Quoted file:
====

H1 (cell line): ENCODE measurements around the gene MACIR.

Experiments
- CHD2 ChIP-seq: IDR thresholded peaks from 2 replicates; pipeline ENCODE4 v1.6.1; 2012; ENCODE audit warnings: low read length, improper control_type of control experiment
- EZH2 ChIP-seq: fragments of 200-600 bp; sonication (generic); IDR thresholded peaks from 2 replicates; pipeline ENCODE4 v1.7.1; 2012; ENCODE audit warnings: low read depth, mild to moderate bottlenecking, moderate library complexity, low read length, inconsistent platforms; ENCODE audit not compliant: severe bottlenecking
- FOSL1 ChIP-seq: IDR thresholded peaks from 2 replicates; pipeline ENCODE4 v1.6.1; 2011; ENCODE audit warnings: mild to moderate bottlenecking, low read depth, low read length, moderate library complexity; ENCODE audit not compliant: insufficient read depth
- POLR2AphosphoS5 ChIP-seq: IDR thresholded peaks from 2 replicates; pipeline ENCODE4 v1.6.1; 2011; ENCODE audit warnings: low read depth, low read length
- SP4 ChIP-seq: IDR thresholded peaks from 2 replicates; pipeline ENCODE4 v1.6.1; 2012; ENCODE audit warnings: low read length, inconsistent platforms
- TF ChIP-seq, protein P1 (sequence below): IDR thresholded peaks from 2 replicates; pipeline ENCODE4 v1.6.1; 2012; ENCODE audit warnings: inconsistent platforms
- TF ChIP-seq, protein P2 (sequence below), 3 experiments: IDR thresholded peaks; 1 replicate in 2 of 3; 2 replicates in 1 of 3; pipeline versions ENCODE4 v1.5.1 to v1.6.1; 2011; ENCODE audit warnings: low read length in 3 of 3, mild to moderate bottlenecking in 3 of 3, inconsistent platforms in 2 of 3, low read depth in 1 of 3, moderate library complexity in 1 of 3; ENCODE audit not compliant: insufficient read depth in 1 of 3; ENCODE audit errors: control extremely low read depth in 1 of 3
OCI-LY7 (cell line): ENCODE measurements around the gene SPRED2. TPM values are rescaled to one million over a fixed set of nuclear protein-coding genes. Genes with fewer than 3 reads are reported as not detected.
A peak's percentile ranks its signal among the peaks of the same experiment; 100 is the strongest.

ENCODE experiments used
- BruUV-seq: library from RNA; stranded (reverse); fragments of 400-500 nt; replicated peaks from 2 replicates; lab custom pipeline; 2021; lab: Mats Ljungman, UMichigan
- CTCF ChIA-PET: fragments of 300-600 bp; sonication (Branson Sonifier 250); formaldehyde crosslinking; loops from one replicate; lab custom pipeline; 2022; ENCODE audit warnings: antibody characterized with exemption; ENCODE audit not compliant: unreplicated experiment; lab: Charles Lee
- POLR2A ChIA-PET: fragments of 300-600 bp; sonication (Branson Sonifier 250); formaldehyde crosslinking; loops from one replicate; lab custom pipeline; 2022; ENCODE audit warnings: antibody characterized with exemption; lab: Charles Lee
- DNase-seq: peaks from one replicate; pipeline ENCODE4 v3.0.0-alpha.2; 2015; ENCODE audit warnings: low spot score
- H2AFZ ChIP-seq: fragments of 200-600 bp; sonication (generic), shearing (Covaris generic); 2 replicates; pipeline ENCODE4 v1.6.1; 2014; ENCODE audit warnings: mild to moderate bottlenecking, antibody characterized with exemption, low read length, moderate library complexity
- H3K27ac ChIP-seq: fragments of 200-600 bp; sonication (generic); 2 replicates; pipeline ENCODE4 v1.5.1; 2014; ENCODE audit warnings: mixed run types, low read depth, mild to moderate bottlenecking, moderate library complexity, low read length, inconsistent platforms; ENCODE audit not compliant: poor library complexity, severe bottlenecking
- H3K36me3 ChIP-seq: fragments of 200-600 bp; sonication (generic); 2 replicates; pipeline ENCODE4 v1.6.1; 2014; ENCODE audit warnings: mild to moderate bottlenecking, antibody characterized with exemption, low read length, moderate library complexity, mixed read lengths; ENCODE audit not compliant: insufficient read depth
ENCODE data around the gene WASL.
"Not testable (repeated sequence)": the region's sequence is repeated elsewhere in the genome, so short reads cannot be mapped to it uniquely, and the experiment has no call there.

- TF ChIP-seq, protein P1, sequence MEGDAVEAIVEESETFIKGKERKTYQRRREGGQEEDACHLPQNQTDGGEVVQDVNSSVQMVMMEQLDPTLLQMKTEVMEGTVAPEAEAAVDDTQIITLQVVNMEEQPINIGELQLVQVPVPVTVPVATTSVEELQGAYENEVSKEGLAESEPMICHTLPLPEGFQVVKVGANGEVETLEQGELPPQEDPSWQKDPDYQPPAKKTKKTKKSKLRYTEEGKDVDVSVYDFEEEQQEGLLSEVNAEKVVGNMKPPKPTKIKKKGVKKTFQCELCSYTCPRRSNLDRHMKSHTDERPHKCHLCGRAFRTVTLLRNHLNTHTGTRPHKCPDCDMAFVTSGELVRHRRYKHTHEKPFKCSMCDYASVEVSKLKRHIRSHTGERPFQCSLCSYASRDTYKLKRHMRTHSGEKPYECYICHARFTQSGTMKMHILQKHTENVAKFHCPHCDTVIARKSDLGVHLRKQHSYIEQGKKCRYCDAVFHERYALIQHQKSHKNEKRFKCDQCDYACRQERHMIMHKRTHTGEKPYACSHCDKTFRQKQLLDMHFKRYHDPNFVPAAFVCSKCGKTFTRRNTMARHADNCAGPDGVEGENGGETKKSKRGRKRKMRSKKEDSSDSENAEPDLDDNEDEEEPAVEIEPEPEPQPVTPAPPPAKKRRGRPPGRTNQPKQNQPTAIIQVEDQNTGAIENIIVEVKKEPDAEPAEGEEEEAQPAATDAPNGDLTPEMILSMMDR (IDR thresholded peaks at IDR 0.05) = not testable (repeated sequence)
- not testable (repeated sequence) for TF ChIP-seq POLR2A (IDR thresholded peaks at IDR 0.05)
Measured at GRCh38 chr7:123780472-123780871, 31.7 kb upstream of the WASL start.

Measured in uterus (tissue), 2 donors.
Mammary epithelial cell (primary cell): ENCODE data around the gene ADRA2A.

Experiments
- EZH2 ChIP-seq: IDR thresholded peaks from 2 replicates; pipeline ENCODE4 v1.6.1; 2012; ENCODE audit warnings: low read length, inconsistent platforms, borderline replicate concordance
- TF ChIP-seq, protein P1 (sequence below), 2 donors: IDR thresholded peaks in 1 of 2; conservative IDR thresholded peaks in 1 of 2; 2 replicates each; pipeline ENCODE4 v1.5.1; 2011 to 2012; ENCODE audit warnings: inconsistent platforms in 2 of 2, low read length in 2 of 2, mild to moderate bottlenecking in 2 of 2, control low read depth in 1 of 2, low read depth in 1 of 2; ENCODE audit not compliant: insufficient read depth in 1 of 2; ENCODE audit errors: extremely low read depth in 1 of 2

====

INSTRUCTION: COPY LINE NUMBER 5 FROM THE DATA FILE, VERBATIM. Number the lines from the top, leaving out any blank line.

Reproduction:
- FOSL1 ChIP-seq: IDR thresholded peaks from 2 replicates; pipeline ENCODE4 v1.6.1; 2011; ENCODE audit warnings: mild to moderate bottlenecking, low read depth, low read length, moderate library complexity; ENCODE audit not compliant: insufficient read depth